“Matching entrepreneurs with resources in the industry was the mission of this event,” said Jeff Marks, Executive Director of the Portland-based E2Tech event late last week. In fact, the full day of panels, Q&As and networking was an unique opportunity for the 350 people who registered for the day long event to learn about best practices and get advice from those in a position to offer it. Just a few of the many highlights for this “technically challenged” blogger from a day of fascinating discoveries, follow….
The well-known Dr. Habib Dagher, in the lead-off panel of the day, said that Maine is well-positioned to be the top producer of offshore wind energy by 2027. With him is a prototype of a recently patented (Volturn US) floating wind turbine. This turbine floats on the water, about 20 – to 50 miles offshore, where the winds are strongest. Because of the curvature of the earth, it can’t be seen beyond the horizon, Dr. Dagher told this blogger. One gwatt equals one nuclear power plan. Four thousand gwatts of offshore wind capacity is enough capacity to power the entire country four times over. (I hope I got that right! See left top photo of Dr. Dagher and the floating wind turbine.)
Dr. Dagher is a professor of civil engineering and also manages a Center that has 500 clients all over the world. It researches material and structures to build “things” for clients. The $8 million in income supports USM, Orono students through scholarships. There are 100 students participating with a staff of 50 full-time.
Two businesses well-known to southern Mainers were represented by their owners: Bob Garver, co-owner with his wife, Wicked Joe Organic Coffees, and the winner of Mainebiz’s Small business Leaders of 2017 Award, told an audience at the Abromson Center, USM, on Thursday, November 16, 2017, that “conventional coffee is one of the most heavily chemically treated foods in the world.” Partly because of the health and safety of working with coffee, Wicked Joe roasts only organic – all up in Topsham and sells to 3,000 organic coffee stores. The couple emphasizes “great” coffee rather than “growth” – knowing the growth will follow. They own the Bard Coffee Shop in downtown Portland.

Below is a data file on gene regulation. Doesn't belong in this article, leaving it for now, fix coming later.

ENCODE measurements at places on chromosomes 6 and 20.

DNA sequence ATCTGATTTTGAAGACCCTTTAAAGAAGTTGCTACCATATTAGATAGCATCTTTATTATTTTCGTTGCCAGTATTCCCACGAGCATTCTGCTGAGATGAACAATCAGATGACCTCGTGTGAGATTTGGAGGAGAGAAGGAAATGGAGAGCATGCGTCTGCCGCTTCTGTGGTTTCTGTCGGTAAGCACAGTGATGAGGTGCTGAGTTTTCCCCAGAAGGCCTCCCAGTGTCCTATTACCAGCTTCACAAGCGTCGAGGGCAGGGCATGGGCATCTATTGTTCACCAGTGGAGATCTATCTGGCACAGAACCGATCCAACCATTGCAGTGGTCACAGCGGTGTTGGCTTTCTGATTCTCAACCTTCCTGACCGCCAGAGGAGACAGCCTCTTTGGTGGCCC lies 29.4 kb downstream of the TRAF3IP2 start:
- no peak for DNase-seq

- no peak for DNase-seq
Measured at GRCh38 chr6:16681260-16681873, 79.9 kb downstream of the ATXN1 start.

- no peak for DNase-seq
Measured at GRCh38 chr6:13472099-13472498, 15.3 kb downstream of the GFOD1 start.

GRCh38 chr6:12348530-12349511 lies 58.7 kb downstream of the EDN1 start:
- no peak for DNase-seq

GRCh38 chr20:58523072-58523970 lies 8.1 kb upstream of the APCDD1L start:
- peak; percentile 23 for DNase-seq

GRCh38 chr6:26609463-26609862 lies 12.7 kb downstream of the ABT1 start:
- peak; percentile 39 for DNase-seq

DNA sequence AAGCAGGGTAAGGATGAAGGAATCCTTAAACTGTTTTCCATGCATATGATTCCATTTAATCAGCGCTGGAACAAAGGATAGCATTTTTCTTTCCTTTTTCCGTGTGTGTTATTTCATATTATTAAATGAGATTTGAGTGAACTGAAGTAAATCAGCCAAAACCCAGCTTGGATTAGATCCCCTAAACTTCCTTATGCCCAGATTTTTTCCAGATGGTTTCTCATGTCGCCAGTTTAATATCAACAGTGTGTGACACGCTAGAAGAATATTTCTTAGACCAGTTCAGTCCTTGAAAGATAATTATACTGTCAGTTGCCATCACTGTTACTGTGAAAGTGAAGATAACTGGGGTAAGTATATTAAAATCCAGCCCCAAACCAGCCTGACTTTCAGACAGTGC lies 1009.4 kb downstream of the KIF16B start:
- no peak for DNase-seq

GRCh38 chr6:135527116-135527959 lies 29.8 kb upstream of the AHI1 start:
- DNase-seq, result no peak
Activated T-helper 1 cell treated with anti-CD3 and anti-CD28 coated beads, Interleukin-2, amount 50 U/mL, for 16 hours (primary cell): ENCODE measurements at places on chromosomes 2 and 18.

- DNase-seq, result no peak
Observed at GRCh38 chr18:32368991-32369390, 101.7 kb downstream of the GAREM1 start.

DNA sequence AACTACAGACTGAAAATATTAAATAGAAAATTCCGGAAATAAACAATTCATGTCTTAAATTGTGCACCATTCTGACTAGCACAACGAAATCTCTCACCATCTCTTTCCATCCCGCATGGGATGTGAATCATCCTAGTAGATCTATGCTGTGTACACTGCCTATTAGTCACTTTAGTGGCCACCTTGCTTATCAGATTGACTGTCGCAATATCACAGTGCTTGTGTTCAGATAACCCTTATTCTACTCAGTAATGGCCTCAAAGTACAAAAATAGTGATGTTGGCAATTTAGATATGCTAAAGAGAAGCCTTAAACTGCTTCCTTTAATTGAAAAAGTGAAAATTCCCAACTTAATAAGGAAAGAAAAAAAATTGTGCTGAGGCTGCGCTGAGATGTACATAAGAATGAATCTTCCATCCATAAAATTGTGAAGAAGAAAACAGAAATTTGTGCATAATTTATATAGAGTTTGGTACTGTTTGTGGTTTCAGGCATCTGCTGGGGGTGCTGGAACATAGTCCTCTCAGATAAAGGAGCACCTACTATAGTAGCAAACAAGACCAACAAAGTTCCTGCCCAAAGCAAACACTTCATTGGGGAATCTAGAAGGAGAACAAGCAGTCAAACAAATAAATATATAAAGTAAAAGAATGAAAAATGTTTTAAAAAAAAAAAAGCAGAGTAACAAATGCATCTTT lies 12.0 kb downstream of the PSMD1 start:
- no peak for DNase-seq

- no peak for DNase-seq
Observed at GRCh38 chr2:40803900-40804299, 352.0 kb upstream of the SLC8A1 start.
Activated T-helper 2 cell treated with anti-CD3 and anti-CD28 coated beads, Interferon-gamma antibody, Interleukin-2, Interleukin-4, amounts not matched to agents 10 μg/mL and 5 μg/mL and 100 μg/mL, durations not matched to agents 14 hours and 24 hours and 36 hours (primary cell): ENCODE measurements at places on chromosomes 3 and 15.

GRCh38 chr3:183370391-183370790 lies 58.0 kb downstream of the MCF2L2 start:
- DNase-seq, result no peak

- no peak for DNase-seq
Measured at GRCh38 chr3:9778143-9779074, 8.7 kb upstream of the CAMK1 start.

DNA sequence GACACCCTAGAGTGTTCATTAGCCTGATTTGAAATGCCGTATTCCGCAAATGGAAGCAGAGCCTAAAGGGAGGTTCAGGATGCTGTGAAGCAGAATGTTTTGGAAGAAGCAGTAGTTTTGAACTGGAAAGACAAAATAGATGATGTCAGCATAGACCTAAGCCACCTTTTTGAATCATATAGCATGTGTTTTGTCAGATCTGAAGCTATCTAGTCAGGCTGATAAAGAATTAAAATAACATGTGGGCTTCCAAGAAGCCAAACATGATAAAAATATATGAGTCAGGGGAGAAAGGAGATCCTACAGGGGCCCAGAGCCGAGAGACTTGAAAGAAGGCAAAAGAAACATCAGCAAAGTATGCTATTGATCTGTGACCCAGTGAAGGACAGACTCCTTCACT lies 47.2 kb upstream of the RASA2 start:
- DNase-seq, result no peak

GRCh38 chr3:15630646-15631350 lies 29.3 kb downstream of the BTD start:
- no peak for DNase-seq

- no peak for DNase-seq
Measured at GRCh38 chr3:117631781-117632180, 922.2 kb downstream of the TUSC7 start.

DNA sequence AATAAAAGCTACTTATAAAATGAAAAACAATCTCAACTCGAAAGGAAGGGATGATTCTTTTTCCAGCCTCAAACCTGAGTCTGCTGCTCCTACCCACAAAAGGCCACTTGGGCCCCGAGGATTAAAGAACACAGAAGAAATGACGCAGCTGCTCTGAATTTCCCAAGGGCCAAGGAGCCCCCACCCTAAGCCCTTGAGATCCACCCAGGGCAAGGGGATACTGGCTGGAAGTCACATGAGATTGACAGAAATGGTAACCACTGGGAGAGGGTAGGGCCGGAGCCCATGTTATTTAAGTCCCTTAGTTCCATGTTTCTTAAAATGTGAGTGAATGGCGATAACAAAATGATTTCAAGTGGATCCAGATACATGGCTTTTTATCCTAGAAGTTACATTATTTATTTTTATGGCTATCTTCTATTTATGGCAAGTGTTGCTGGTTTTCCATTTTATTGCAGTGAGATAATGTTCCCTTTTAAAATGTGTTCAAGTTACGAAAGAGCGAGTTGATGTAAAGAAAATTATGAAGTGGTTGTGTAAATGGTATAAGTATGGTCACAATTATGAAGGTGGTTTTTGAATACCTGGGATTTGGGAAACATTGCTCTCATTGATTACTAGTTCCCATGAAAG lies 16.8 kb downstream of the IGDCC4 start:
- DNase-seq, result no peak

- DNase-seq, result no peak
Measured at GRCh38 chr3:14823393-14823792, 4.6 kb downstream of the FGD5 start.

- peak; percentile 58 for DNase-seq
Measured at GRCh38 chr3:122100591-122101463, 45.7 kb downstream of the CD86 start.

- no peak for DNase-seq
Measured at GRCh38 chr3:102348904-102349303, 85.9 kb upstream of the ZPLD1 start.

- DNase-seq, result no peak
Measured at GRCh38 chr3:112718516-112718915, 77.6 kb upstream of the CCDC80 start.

Phil Coupe, co-founder of the 14 year old ReVision Energy, on the same panel as Bob Garver that focused on Maine’s Innovative & Entrepreneurial Community, said that “renewable energy is winning in the marketplace and at the kitchen table today, because clean technology has become cost-competitive with fossil fuels and because most rational people want clean air, clean water and a relatively stable environment.” Coupe said that while there are “colossal” challenges due to the size of carbon pollution, there are tremendous economic opportunities in the manufacturing and installation of the clean tech infrastructure that will eventually replace the need for us to extract, transport and combust fossil fuels. In 2010, ReVision built Maine’s first solar-powered electric vehicle charging station. The company, founded in a local garage, has grown to five locations in New England. (See above right photo of Garver and Coupe.)
The “Odd Couple” were part of the last panel of the day; “On the case for a new innovation policy.” Steven McGrath, Governor LePage’s energy adviser said that he favors a low-cost policy. “We need low-cost energy and that’s what divides us,” McGrath told Representative Grohman. “We have an opportunity to capture low prices on renewables now and fossil fuel looks like it’s hitting a floor and the cost will start going up….the price of renewables will go up as fossil fuels go up. That will get more renewable projects built and that is good in the long run,” said Representative Grohman, (I), representing District 12. (See above left photo of the two.)
The Environmental and Energy Technology Council of Maine (E2Tech) is the State’s leading energy, environmental and clean technology business and economic development organization acting as a catalyst, a change agent and a resource center. For more information, please visit www.E2Tech.org. The email address is: firstname.lastname@example.org; or 207 956-1970.